A recent article posted to the Homeland Security Affairs Journal of the Naval Postgraduate School’s Center for Homeland Defense and Security is quite thought provoking. The author, Quin Lucie, an attorney with FEMA and former Marine Corps Judge Advocate, posits in his article, How FEMA Could Lose America’s Next Great War, that FEMA’s legal responsibilities for civil defense have been all but forgotten, potentially endangering the welfare of our citizens and our ability to sufficiently mobilize our industrial war complex in the event of a substantial war.
The article has a lot of great depth on the history of civil defense, FEMA, and its predecessor agencies, and the movement of FEMA away from that role, first in favor of work aligned to various mission areas associated with natural hazards, then eventually including human-caused disasters and terrorism. The author certainly isn’t wrong that civil defense is a ‘hazard’ that we have left out of our all hazards lexicon.
There are arguments that can be made supporting FEMA’s persistence in their civil defense role, with much of the capability they have developed for their own mission and supported for others being truly applicable to all hazards, including civil defense. We can name myriad programs and capabilities, such as continuity of operations/continuity of government, incident management teams, preparedness standards, and specialized response teams. Each of these would absolutely have a role in supporting civil defense. It seems one of the biggest gaps, however, is in planning, where there is little meaningful inclusion of specific civil defense missions, activities, and capabilities; as well as the association of established capabilities and authorities to civil defense missions.
I applaud the author for mentioning that our ways and means of conducting civil defense as we had in the 50s and 60s is not necessarily something to fall back on, as times, needs, and technology have changed. These factors necessitate even more meaningful analysis, exploration, and deliberation of the role of emergency management as a whole (not just FEMA’s legal responsibilities) in civil defense, especially considering that most, if not all states, have laws on the books for civil defense activity and authority.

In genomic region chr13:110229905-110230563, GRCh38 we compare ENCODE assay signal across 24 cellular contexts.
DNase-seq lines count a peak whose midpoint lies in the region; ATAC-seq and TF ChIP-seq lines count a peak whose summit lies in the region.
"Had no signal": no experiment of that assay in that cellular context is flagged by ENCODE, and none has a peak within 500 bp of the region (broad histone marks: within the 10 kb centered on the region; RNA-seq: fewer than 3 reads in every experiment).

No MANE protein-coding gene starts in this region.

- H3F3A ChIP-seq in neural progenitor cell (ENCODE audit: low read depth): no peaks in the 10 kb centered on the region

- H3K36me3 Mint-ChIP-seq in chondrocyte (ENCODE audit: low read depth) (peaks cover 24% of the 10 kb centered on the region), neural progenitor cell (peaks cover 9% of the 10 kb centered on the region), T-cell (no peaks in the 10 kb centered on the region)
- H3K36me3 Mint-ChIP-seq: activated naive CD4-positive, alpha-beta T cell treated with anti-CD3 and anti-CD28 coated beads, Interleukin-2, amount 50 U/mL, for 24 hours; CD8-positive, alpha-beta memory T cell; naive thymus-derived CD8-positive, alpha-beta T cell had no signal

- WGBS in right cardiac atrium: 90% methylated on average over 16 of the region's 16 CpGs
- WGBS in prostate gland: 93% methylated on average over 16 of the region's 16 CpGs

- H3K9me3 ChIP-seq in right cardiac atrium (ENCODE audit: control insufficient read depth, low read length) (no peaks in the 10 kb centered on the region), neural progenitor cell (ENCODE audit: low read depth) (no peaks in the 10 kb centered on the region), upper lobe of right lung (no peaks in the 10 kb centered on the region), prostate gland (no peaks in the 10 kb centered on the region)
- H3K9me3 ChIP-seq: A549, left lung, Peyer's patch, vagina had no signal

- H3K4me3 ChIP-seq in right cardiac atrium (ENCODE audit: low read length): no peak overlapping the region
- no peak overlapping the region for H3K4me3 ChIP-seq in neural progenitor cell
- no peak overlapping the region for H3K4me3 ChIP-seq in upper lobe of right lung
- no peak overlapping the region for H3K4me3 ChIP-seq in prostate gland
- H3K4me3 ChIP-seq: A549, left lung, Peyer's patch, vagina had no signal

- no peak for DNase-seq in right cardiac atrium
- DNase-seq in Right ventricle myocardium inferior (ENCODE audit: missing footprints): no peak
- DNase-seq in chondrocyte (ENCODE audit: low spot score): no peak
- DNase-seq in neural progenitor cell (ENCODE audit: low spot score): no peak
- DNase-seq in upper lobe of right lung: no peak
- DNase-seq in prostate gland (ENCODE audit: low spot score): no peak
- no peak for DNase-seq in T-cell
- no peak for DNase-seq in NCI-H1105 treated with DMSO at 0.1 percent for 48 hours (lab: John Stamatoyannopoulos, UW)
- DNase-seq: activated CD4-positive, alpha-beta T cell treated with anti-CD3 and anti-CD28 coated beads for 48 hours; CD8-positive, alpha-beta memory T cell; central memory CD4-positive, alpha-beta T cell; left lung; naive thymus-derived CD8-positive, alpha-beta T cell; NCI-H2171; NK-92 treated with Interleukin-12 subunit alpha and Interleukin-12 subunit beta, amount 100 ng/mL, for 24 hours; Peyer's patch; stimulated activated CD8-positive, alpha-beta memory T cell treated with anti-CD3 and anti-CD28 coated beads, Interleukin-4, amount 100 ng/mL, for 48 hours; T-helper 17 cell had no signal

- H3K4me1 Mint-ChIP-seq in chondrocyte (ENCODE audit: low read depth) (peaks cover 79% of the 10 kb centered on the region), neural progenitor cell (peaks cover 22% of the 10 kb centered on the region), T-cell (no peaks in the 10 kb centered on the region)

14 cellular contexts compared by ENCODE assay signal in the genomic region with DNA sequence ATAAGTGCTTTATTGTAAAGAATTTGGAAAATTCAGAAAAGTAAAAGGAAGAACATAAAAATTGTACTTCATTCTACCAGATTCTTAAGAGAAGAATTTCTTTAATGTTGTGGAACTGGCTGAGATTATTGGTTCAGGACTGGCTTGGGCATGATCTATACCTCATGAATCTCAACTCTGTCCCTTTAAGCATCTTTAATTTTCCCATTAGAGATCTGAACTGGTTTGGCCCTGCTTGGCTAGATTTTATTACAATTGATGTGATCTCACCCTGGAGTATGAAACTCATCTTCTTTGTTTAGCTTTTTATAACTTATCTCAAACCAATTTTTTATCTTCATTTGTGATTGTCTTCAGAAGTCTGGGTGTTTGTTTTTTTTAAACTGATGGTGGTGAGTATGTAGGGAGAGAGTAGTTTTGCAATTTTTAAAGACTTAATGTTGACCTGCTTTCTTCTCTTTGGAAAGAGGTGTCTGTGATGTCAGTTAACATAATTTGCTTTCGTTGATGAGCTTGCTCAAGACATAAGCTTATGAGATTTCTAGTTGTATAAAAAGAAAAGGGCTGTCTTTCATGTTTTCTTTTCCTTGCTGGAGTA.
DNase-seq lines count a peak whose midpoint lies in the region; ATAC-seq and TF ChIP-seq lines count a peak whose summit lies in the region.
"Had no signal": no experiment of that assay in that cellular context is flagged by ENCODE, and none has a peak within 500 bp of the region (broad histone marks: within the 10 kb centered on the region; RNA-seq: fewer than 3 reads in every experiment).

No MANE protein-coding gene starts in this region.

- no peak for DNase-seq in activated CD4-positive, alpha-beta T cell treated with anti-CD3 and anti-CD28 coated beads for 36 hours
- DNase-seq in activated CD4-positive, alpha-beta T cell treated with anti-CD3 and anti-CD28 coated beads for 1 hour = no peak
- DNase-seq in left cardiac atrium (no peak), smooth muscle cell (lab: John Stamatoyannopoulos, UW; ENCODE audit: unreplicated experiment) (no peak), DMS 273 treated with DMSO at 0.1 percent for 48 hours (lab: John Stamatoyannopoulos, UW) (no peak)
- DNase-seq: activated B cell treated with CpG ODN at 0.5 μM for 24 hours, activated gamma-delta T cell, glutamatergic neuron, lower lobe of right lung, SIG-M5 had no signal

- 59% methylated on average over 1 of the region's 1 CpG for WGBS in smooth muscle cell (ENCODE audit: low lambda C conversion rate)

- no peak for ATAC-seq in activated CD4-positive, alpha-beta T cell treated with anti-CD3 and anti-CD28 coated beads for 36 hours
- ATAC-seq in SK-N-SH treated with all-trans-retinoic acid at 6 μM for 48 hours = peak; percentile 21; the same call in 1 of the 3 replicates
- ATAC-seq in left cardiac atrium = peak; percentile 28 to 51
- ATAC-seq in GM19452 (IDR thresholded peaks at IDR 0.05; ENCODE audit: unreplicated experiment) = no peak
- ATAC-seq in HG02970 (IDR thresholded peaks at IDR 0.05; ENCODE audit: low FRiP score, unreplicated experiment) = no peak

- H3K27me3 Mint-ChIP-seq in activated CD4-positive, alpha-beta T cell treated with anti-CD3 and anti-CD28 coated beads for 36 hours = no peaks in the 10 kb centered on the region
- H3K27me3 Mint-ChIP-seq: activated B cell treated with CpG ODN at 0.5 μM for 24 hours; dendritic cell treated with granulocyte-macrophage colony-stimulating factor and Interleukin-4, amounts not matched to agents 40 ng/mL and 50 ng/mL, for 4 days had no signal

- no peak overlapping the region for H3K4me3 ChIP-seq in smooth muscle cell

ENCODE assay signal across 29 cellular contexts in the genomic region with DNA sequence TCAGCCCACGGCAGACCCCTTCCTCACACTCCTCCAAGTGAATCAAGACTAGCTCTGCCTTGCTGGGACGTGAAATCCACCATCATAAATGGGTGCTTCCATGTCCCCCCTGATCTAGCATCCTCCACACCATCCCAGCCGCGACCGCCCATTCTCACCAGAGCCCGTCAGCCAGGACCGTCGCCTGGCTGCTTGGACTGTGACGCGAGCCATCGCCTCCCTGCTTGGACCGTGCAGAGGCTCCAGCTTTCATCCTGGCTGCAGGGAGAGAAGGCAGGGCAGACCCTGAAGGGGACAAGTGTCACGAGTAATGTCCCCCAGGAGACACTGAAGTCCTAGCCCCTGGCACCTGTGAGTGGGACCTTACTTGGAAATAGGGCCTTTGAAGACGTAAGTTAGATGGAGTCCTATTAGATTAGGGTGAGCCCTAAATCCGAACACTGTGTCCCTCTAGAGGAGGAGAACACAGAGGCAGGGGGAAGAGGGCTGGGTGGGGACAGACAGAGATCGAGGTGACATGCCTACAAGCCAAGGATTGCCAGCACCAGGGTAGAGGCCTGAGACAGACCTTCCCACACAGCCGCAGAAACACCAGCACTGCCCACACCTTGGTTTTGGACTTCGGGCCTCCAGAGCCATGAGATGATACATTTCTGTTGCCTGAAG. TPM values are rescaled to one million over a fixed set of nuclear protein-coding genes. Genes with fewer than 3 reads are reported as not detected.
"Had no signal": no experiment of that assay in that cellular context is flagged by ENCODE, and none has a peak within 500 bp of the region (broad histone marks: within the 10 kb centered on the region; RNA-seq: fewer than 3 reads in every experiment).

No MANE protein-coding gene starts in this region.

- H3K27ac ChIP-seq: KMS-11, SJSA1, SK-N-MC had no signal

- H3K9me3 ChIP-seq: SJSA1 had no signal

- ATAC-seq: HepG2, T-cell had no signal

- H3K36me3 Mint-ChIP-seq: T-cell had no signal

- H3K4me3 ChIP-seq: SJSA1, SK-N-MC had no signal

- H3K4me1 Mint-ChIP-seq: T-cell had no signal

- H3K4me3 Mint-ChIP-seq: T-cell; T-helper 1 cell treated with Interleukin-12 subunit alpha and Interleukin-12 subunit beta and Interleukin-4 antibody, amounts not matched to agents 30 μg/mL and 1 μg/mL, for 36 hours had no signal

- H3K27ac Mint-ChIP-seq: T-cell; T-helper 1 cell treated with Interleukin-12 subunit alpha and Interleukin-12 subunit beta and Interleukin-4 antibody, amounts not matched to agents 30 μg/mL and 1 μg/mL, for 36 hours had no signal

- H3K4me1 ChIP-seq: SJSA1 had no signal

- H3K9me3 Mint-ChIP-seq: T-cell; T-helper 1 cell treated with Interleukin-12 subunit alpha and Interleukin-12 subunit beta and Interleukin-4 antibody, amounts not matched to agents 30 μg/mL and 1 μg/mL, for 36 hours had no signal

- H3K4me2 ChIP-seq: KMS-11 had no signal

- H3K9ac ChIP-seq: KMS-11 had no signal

As FEMA goes, so does the rest of emergency management, so it’s not a stretch to ascertain that states and localities need to consider this inclusion as well. At the federal level, laws and executive orders may need to be amended to change with the times and expectations of such activity, followed by frameworks, strategies, and plans, as well as other preparedness measures to support implementation. Following federal changes, guidance will need to be formulated for states, suggesting any legislative changes they should make to appropriately update to the new vision and synchronize with any changes in federal laws, as well as guidance for state-level planning, which will likely be accompanied by grant funding for this and related activities.
The important perspective with all this is that we are not to be taking a step backwards, but instead re-assessing needs and associated capabilities of an obligation that seems to have been left in the wake of a seemingly forgotten era. While many of our current capabilities can be leveraged to support civil defense activity, the arrangement and application of such capabilities, as well as the specific laws governing these capabilities, is unique enough to warrant plans exclusive to this function. We need to look ahead at the challenges we might face in such a situation to ensure our preparedness. Some have argued that homeland security is the new civil defense, and even I have mentioned that some of these concepts have come full-circle. While some of that is true, there are also needs and capabilities we haven’t examined since the era of civil defense, which are largely not included in our terrorism preparedness/homeland security efforts.
As always, I’m interested in the thoughts of readers on this topic. Also, please be sure to read Mr. Lucie’s article referenced at the beginning of this post.
© 2019 – Timothy Riecker, CEDP